ADGS Team with the Ambassador of Argentina in Qatar, H.E Rossana Surballe 2017
HADUN/BLUP (Half Duplex Negotiation) is a protocol that has been designed and tested by ADGS to maintain long range (altitude 30km+ and distance 200km+) radio data transmission system for the ICTE rockets program, satellites, stratospheric balloons and drones. It is based on the NASA "DeepSpace protocol". The DeepSpace protocol allows interplanetary data transfer. This specific protocol is lossless.
HADUN/BLUP is a lossless protocol built on the WIFI physical layer with in-house ADGS protocols. A packet of data sent from one end of the link is guaranteed to arrive at the other end. The complete replacement of the TCP/IP stack suppresses network acknowledgements. The idea behind the use of regular WiFi physical layer is to allow the use of regular cheap commercial hardware, with proper software modifications made by ADGS.
A regular WIFI protocol will literally freeze a connection if it registers a simple 1% packet loss. The WIFI protocol timeout for packets does not allow distances greater than 100m and the acknowldgment of successive packets transfer makes the speed sharply decreases as the link distance increases. This is why WiFi is not designed to deal with distance, interferences and obstacles. HADUN/BLUP is remarkably resilient in case of interferences and packet loss since it gracefully degrades the connection speed: with the same 1% packet loss, HADUN/BLUP will maintain 99% of its original speed. In the extreme case of 95% of the signal is lost, then the HADUN/BLUP connection speed will be downgraded to 5% of the original speed, but the link will still be reliable.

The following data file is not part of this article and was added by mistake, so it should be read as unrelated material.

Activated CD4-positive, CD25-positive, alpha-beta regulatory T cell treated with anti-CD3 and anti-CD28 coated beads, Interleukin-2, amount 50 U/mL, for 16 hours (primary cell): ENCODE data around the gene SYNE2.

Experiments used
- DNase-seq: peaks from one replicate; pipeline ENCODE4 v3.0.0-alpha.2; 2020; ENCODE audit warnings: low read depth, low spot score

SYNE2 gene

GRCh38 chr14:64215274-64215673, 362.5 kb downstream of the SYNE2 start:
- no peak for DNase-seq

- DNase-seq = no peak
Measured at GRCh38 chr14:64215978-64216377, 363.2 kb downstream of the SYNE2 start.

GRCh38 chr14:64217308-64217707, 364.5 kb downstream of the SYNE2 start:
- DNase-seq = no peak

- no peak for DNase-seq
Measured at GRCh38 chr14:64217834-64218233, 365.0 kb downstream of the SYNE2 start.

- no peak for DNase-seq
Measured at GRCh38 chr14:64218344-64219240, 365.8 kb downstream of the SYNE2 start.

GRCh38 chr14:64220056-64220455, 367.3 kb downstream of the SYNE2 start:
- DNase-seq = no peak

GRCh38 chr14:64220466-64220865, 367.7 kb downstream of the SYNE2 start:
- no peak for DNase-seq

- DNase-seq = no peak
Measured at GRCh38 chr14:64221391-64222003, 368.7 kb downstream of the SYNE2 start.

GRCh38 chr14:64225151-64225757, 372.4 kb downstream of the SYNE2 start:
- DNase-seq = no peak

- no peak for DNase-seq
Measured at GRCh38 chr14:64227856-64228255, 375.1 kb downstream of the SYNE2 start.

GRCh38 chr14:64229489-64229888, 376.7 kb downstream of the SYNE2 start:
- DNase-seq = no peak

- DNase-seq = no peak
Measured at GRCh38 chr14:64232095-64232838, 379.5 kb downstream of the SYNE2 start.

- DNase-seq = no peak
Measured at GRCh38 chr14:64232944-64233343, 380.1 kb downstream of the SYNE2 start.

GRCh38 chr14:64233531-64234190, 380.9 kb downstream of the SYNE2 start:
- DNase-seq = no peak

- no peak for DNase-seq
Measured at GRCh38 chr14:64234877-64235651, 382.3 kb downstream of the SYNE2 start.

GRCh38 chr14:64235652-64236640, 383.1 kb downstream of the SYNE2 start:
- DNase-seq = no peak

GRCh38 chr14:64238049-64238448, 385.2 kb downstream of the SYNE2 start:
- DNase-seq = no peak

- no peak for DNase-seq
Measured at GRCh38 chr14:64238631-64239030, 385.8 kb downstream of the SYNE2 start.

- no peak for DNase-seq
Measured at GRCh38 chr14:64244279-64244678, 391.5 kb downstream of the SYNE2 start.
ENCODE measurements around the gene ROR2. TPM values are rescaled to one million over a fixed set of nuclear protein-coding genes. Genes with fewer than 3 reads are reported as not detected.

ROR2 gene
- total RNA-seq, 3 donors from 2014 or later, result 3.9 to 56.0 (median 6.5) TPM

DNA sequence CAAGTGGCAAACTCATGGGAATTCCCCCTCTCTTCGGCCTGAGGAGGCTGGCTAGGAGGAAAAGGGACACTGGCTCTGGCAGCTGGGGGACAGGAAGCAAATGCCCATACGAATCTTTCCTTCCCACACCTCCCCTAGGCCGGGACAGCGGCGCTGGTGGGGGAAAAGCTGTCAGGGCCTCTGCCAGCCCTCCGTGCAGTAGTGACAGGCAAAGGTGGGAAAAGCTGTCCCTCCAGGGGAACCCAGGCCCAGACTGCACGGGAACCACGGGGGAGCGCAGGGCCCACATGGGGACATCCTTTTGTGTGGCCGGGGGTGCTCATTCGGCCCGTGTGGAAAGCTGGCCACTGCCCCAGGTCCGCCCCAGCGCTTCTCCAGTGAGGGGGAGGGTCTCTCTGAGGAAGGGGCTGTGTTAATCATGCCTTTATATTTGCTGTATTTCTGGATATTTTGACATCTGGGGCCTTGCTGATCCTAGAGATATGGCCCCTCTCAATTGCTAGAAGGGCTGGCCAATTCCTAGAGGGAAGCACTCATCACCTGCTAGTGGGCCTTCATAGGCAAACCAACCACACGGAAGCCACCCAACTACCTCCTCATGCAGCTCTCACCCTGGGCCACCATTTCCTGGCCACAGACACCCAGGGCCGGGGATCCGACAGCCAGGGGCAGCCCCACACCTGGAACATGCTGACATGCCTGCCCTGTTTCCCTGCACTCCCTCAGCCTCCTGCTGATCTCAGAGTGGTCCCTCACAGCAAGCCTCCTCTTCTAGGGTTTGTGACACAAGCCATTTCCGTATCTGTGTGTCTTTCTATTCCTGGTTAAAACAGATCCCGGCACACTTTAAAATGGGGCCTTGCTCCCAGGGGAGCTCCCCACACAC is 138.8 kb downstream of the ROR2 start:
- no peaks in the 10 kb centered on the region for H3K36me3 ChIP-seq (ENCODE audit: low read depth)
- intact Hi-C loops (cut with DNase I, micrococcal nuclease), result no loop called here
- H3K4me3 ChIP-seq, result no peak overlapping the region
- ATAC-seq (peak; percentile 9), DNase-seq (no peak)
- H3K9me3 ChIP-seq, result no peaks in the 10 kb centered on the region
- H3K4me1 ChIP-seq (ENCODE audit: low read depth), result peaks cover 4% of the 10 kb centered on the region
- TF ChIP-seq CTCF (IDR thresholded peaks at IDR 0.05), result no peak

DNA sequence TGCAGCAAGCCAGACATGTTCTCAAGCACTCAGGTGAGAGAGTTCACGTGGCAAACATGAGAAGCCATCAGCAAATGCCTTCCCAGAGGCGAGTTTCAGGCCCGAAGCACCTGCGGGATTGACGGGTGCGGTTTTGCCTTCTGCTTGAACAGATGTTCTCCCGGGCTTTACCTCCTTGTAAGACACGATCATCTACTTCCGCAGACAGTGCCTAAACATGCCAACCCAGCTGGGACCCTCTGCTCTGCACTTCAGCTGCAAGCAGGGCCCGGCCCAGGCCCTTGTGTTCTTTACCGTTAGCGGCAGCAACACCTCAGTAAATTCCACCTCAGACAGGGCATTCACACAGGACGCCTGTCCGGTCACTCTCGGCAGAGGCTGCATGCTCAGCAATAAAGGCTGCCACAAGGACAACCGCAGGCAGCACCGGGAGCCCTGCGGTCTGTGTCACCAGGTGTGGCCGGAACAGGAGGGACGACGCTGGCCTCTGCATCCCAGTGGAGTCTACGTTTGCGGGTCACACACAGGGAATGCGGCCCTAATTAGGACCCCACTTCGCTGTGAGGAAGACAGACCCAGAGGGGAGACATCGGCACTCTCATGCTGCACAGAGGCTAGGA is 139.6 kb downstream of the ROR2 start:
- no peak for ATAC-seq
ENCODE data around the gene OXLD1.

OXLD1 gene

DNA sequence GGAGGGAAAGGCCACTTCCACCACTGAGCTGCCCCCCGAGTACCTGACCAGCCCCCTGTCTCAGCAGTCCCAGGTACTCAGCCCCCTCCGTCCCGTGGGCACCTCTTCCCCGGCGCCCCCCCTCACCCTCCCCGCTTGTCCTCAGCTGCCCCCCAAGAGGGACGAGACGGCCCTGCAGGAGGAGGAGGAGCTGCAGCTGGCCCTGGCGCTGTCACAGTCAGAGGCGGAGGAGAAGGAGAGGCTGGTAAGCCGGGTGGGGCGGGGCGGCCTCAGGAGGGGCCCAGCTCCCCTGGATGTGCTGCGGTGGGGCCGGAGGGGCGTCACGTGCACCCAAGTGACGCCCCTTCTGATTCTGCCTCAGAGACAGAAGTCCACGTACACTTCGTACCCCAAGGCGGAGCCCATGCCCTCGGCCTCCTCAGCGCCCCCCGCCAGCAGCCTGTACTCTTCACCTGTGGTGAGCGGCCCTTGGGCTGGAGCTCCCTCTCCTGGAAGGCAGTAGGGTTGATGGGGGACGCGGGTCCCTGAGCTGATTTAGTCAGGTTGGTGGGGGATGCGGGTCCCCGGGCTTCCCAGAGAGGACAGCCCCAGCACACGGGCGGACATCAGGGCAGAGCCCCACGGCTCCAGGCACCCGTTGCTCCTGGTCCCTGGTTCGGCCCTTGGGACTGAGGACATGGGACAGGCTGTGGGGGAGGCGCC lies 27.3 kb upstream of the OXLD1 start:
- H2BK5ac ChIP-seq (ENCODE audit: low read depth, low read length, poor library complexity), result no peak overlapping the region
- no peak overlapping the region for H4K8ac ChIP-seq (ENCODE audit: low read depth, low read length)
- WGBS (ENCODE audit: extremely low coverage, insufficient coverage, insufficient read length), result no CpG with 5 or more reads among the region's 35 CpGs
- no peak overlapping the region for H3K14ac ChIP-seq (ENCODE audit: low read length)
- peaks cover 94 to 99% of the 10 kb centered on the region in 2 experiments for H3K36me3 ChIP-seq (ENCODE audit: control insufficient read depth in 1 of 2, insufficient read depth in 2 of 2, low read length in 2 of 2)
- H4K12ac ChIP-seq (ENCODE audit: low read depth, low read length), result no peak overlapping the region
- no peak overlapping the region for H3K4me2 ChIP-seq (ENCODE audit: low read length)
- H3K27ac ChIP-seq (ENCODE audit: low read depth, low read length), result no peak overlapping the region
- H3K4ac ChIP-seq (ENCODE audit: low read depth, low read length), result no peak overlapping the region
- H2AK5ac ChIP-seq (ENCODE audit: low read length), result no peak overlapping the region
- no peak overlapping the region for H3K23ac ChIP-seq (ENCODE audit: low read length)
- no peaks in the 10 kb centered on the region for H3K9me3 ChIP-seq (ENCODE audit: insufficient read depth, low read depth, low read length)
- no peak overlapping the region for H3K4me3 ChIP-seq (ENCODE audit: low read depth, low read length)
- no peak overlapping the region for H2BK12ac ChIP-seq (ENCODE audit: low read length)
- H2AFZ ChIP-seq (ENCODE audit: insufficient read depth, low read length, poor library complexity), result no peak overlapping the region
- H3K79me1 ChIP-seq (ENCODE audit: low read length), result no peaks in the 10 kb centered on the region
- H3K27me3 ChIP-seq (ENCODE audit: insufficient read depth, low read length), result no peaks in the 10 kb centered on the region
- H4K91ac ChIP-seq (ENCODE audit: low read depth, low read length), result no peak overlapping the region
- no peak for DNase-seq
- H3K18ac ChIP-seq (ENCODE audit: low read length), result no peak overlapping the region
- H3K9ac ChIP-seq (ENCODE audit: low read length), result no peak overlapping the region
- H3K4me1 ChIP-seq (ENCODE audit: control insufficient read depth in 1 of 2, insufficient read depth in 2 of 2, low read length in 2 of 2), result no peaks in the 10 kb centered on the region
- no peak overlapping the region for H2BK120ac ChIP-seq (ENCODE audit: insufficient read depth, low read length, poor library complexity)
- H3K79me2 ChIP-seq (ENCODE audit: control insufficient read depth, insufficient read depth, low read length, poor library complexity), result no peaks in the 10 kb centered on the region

In other words, HADUN/BLUP is able to trade speed against reliability: with a strongly degraded signal (range, interferences…) a lower speed will keep the link up. This caracteristic is requested in case of sensitive communications (drone, military....). The trading algorithm is robust against blackouts and high rates of loss.
With low cost hardware, the range can easily reach 300 kilometers and probably more, the theorical limit on earth is due to the radio horizon. HADUN/BLUP on WIFI physical layer allows to maximize the capacity of a one-way channel, minimizing the consumption of amplification
It is important to specify that the range implies the two antennas remain in sight (for instance, the WIFI frequencies do not allow two ships to communicate below the radio horizon). The radio horizon is the locus of points at which direct rays from an antenna are tangential to the surface of the Earth. If the Earth was a perfect sphere and there was no atmosphere, the radio horizon would be a circle. As an example, the service range of a station at an altitude of 1500m with respect to receivers at sea level would be 160km.
Transmitted data can be strongly protected using regular computer encryption methodology. For instance, using a software like WebDNA, data can be protected using military-grade encryption.
HADUN/BLUP is based on the DeepSpace Transport Protocol described by Giorgos Papastergiou, Ioannis Psaras, Vassilis Tsaoussidis in "DeepSpace Transport Protocol: A Novel Transport Scheme for Space DTNs"
HADUN/BLUP uses a full selective confirmation which avoids waste of channel capacity on useless retransmissions. No congestion control is required nor any speculative retransmission necessary: the communication is an end-to-end link and there is no network congestion. This further allows better use of the channel capacity. The network card is used as a pure modulatory, avoiding the use of the 802.11 data link layer but taking advantage of the physical layer.
During experimentation and with regular WIFI hardware, ADGS has been able to maintain a solid 2mbps link transfer speed at a distance of 60 kilometers with a stratospheric balloon and battery-powered commercial WIFI hardware.
ADGS Team with space scientists from NASA 2016